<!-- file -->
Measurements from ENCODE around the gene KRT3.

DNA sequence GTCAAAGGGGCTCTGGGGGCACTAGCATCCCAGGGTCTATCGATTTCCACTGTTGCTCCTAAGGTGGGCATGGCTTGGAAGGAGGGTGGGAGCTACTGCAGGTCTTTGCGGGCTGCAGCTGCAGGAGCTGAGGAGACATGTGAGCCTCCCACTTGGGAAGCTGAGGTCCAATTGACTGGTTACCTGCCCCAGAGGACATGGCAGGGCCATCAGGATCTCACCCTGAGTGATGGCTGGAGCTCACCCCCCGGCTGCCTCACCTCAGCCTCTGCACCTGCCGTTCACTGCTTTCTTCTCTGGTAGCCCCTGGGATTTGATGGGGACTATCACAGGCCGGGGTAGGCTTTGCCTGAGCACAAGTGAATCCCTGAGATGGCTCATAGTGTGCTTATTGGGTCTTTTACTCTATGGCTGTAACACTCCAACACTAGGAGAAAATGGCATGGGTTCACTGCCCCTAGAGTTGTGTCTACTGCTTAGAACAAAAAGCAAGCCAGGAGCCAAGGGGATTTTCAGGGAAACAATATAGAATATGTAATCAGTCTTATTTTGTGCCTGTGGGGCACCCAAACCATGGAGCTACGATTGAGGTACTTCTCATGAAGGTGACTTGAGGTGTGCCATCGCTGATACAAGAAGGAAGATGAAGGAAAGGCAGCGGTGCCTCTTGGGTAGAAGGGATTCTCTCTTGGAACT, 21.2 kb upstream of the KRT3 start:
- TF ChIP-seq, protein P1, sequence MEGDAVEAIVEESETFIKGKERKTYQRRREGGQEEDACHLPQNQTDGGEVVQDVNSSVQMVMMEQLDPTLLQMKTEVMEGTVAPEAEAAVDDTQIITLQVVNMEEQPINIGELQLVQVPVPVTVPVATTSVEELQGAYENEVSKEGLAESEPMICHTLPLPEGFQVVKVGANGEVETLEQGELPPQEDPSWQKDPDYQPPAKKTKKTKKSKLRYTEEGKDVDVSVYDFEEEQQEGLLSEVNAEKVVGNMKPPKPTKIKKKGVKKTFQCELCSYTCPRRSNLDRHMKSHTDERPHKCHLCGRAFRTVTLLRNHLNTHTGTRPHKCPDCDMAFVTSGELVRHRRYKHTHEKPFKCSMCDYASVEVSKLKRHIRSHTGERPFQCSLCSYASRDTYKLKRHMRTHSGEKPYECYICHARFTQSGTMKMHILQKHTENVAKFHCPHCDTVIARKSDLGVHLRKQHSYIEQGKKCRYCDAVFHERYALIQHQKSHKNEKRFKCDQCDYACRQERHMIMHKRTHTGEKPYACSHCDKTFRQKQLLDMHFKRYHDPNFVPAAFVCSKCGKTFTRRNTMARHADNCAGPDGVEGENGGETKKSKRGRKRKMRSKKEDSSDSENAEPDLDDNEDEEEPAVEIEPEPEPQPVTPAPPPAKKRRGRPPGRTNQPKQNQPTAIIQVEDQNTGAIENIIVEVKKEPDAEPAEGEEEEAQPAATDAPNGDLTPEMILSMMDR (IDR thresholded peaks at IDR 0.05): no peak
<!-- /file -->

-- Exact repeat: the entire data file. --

Measurements from ENCODE around the gene KRT3.

DNA sequence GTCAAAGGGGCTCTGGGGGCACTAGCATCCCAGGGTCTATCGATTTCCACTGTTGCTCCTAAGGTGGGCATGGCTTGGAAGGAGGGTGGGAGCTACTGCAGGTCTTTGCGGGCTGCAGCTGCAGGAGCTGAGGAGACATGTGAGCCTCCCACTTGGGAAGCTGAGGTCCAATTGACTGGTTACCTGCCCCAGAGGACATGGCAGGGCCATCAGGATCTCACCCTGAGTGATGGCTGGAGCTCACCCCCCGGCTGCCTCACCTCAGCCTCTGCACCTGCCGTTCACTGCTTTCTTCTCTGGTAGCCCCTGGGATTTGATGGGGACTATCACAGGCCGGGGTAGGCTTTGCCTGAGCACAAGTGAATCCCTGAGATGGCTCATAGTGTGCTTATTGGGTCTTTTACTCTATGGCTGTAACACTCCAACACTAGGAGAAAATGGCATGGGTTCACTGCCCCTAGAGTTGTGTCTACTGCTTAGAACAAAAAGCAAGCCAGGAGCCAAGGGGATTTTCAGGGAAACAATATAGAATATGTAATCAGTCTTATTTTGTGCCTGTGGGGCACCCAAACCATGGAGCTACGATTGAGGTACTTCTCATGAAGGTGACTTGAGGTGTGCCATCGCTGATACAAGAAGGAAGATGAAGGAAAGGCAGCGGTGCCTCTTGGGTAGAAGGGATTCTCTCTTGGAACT, 21.2 kb upstream of the KRT3 start:
- TF ChIP-seq, protein P1, sequence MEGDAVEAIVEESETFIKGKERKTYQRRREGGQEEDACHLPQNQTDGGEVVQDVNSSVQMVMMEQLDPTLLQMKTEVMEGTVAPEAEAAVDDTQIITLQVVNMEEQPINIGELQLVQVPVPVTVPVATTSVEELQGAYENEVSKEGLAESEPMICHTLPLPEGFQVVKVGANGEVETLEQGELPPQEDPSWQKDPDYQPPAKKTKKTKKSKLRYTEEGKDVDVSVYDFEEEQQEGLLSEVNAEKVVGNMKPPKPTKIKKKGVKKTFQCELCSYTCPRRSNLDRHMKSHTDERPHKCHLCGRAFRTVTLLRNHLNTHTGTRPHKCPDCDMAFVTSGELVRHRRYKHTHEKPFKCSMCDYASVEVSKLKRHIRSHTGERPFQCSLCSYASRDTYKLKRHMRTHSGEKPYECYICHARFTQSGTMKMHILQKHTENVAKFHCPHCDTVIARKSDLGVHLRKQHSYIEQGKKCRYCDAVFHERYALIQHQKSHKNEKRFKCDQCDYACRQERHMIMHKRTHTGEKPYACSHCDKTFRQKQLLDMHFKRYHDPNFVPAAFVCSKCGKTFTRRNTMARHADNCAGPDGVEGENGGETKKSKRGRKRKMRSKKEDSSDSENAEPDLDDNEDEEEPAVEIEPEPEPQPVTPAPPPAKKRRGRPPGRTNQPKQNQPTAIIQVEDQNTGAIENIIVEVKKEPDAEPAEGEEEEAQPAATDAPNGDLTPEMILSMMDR (IDR thresholded peaks at IDR 0.05): no peak